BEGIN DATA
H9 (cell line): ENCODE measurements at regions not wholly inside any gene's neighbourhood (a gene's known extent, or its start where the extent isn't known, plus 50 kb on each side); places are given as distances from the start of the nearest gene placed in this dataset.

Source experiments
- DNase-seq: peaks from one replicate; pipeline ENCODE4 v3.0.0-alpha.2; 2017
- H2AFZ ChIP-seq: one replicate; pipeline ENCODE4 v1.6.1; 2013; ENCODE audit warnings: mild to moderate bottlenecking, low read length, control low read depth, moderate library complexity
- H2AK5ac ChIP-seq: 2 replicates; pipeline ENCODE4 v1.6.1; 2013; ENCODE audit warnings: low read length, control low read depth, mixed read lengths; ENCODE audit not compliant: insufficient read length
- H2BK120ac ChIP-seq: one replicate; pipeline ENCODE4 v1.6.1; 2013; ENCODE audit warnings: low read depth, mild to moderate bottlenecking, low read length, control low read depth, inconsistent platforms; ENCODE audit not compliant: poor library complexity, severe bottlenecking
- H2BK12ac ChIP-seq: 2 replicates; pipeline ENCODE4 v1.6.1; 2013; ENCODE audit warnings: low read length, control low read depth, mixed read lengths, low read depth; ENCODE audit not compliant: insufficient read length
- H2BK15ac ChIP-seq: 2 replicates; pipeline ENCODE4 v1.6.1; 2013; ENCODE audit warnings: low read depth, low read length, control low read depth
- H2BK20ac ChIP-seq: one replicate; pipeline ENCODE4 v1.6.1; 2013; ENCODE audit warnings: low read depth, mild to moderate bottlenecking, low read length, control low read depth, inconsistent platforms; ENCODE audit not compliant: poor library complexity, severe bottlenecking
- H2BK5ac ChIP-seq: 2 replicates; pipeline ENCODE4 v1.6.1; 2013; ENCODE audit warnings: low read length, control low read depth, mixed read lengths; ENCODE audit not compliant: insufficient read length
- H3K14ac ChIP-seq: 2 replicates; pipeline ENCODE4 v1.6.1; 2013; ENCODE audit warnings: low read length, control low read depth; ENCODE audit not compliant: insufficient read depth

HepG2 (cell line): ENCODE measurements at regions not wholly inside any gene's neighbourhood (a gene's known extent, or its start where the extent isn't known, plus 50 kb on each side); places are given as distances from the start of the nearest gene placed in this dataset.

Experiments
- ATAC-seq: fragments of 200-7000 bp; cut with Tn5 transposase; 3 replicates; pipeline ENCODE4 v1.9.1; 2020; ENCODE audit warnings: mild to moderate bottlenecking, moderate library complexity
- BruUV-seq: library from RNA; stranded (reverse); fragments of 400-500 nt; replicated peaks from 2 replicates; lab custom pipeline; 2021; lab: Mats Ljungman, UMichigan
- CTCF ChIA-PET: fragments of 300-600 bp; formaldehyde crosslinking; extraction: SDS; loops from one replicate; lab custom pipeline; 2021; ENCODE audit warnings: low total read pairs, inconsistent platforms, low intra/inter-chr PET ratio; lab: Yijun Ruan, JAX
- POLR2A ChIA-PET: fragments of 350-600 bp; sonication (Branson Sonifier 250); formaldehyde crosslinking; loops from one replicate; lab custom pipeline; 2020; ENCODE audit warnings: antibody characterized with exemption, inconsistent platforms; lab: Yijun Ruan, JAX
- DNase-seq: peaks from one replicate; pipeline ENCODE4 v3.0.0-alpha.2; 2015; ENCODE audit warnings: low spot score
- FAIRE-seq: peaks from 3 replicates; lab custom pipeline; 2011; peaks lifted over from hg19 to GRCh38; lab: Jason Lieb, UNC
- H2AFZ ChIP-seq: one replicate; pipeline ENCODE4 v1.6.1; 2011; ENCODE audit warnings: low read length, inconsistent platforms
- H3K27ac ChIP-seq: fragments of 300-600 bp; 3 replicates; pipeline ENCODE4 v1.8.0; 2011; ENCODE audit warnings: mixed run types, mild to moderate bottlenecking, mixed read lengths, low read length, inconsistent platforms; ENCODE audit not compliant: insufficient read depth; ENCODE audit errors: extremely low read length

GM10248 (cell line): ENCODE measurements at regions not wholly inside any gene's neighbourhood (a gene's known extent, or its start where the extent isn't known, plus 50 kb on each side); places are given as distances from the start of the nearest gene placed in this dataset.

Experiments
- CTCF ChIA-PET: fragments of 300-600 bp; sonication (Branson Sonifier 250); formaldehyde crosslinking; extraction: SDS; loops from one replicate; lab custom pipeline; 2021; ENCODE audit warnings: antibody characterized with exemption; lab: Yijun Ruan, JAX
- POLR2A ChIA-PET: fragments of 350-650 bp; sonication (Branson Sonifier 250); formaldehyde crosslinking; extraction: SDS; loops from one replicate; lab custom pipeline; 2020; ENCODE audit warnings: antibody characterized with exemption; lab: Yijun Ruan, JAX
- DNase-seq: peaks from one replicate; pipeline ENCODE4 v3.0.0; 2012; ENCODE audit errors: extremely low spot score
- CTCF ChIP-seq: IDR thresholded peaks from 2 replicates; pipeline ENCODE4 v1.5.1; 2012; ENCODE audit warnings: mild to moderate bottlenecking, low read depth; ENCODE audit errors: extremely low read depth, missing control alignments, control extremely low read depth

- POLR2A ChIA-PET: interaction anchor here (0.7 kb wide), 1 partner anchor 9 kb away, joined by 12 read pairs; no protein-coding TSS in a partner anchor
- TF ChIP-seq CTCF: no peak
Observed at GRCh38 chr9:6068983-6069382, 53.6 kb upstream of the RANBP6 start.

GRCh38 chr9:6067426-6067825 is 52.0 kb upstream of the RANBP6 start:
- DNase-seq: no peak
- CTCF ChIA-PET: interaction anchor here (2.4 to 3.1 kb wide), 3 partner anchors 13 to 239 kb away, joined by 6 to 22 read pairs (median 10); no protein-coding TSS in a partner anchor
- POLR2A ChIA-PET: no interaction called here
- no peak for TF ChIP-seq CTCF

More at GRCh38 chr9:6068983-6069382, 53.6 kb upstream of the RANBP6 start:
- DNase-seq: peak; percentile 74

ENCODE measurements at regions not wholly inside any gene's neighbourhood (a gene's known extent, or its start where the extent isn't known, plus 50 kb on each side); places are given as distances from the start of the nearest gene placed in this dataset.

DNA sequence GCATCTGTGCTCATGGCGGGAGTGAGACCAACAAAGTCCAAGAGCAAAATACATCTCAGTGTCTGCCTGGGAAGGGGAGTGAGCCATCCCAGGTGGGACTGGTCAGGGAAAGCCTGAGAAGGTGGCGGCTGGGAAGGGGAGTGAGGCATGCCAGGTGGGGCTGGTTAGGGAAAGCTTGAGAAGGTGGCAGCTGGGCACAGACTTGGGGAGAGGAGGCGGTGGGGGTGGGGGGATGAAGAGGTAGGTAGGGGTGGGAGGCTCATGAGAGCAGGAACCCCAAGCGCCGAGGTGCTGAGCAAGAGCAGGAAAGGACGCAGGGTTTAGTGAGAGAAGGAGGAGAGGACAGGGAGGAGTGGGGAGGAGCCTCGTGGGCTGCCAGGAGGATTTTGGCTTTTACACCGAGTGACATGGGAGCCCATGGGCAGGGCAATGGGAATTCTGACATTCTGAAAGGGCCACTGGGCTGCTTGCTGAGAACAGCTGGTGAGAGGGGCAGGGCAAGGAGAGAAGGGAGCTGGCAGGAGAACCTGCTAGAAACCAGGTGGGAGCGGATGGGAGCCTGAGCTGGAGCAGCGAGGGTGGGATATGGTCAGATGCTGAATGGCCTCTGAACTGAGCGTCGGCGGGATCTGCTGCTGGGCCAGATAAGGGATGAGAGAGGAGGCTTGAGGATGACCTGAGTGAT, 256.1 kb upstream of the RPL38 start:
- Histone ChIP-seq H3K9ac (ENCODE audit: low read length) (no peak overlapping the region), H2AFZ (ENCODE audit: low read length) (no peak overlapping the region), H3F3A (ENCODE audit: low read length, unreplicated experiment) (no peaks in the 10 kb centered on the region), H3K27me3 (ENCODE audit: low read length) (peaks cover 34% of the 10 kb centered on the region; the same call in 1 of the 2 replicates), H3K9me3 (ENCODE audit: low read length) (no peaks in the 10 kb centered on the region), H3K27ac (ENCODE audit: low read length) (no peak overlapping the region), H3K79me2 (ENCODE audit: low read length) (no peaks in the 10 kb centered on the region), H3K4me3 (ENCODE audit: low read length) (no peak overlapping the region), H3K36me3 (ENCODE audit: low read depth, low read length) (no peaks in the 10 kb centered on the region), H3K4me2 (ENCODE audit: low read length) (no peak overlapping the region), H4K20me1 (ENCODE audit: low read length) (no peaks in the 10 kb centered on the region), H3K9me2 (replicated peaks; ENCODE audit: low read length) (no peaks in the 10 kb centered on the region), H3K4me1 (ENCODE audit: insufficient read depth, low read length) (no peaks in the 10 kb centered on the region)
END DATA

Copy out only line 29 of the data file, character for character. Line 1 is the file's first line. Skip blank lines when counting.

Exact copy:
- TF ChIP-seq CTCF: no peak